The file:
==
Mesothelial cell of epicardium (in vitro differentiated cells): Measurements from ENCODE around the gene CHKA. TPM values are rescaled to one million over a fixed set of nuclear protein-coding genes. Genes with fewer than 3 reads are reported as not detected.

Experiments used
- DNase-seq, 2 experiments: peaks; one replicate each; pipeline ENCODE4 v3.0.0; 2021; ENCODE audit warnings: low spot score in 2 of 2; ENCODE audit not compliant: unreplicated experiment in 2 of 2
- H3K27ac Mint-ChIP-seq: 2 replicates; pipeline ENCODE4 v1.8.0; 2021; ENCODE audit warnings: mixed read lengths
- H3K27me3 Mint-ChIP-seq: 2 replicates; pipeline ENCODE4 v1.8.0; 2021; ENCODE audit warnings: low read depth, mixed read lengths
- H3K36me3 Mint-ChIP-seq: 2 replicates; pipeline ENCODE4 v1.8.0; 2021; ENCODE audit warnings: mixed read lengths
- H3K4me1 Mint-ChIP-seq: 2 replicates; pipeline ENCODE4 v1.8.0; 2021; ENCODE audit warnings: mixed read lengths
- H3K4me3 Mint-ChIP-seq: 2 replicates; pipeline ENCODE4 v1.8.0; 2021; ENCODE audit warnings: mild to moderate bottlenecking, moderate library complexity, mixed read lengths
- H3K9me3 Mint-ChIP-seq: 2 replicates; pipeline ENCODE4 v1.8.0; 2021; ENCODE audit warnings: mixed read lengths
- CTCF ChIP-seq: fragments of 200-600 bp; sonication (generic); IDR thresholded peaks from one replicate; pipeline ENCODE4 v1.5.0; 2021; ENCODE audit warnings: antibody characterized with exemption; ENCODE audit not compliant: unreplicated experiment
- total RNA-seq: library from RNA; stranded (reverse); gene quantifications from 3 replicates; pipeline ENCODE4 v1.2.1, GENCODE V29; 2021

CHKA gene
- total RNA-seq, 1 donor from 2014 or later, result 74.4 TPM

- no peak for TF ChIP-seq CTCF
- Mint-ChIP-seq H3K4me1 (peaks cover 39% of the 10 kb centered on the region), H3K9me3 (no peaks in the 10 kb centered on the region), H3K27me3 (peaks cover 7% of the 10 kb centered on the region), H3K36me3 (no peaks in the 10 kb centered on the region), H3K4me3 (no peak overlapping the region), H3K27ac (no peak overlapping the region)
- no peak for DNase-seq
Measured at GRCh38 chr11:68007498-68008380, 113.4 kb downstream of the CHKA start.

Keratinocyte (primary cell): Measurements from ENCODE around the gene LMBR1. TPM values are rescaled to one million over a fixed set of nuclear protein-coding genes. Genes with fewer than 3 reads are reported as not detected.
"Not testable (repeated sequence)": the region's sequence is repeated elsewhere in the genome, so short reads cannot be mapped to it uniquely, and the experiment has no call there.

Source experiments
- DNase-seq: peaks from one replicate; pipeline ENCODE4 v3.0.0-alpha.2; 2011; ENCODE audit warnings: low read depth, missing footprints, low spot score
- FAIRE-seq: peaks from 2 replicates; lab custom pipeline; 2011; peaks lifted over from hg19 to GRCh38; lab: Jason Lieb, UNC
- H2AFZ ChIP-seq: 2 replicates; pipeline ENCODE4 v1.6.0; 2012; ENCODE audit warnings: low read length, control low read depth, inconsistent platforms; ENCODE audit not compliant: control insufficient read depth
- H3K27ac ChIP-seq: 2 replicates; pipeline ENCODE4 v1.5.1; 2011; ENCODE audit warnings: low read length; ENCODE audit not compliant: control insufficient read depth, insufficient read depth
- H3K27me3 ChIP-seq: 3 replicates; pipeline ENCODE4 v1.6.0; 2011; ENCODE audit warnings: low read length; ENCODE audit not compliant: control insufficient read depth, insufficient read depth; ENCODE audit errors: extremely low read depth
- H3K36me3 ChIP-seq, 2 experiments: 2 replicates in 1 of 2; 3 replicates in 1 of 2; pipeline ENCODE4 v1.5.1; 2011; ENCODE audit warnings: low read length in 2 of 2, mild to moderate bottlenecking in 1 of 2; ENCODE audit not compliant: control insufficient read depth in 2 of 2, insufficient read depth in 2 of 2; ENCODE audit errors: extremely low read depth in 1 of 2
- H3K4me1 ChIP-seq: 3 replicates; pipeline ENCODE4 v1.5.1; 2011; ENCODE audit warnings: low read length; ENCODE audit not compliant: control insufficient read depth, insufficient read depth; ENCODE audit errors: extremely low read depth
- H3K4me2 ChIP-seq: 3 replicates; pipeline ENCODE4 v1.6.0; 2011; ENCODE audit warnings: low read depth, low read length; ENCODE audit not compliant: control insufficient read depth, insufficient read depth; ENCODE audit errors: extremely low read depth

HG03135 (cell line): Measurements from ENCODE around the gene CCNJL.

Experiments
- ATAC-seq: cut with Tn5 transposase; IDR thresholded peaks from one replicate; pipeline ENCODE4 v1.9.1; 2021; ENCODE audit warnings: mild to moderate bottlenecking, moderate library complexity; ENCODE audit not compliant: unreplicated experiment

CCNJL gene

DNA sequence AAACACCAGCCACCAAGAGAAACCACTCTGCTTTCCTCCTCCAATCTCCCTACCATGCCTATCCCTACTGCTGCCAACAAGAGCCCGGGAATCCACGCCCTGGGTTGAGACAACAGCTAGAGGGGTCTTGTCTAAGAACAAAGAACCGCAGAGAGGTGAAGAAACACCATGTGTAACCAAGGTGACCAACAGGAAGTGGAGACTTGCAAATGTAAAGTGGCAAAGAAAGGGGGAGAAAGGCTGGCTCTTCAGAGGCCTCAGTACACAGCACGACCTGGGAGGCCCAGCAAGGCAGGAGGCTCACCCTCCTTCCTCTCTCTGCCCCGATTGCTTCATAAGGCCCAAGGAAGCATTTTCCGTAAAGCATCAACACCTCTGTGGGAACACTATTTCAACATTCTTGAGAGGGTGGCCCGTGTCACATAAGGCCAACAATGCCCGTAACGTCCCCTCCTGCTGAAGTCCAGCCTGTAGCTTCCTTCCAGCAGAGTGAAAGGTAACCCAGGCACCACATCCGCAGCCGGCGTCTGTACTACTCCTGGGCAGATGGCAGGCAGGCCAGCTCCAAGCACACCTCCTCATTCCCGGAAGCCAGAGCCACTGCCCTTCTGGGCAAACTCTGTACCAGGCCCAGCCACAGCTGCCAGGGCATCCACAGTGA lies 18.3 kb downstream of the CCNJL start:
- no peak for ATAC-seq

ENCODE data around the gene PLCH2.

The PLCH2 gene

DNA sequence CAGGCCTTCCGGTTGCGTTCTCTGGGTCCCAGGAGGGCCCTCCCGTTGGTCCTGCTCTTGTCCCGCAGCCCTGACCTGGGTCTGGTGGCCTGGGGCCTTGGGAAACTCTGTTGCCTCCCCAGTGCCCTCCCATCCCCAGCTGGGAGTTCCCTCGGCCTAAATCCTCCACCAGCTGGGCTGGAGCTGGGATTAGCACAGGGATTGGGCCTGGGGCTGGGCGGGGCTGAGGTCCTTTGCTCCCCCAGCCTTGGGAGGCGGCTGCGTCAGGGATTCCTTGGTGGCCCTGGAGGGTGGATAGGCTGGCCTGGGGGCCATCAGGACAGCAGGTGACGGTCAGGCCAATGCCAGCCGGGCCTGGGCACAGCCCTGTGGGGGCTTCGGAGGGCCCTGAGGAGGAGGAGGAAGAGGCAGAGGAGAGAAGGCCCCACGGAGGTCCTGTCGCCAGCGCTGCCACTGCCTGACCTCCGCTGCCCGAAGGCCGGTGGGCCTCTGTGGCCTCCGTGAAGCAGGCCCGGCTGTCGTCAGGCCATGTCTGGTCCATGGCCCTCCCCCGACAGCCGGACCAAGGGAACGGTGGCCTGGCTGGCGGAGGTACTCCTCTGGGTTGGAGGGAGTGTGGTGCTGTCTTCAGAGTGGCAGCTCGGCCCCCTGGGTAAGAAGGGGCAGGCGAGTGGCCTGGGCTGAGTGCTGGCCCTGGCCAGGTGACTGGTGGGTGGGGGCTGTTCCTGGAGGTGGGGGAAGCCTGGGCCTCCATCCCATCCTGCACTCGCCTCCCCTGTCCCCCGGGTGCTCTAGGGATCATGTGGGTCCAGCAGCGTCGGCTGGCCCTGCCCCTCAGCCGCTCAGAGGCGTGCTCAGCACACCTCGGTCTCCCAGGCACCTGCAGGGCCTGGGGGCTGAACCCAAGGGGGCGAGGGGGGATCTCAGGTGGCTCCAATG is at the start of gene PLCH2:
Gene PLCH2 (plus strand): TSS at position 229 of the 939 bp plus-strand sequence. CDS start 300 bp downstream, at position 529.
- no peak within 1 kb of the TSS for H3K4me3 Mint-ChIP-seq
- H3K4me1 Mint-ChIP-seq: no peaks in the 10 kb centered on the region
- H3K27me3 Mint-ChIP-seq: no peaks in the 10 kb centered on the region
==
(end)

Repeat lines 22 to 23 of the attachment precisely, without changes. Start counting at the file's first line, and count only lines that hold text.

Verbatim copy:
- FAIRE-seq: peaks from 2 replicates; lab custom pipeline; 2011; peaks lifted over from hg19 to GRCh38; lab: Jason Lieb, UNC
- H2AFZ ChIP-seq: 2 replicates; pipeline ENCODE4 v1.6.0; 2012; ENCODE audit warnings: low read length, control low read depth, inconsistent platforms; ENCODE audit not compliant: control insufficient read depth